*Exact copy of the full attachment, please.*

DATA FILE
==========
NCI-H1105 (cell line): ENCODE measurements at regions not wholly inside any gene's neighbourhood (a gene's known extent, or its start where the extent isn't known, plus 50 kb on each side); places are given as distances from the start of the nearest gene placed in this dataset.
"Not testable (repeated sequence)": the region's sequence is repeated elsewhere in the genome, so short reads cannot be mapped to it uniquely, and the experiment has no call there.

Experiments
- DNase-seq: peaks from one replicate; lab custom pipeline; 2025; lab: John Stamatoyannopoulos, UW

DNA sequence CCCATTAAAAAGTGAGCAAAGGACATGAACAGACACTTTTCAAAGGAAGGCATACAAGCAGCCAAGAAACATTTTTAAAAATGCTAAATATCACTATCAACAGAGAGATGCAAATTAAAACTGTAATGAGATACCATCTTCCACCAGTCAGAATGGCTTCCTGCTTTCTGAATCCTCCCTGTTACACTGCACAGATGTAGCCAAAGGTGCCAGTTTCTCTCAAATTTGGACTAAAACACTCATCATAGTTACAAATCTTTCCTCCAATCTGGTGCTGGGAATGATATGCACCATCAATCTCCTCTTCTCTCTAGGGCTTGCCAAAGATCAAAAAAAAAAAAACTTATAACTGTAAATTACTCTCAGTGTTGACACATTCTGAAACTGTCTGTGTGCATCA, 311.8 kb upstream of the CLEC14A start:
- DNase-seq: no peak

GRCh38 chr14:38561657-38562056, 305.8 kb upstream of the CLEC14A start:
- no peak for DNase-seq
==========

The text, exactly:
NCI-H1105 (cell line): ENCODE measurements at regions not wholly inside any gene's neighbourhood (a gene's known extent, or its start where the extent isn't known, plus 50 kb on each side); places are given as distances from the start of the nearest gene placed in this dataset.
"Not testable (repeated sequence)": the region's sequence is repeated elsewhere in the genome, so short reads cannot be mapped to it uniquely, and the experiment has no call there.

Experiments
- DNase-seq: peaks from one replicate; lab custom pipeline; 2025; lab: John Stamatoyannopoulos, UW

DNA sequence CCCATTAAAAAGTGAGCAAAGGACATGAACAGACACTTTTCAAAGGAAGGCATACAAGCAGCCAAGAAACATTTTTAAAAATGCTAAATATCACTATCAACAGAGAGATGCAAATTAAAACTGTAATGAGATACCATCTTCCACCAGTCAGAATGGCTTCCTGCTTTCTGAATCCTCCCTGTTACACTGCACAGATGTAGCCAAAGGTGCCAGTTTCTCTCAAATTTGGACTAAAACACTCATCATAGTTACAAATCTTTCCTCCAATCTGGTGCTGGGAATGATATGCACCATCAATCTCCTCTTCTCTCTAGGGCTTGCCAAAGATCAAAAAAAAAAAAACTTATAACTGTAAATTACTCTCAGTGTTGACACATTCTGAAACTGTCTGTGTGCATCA, 311.8 kb upstream of the CLEC14A start:
- DNase-seq: no peak

GRCh38 chr14:38561657-38562056, 305.8 kb upstream of the CLEC14A start:
- no peak for DNase-seq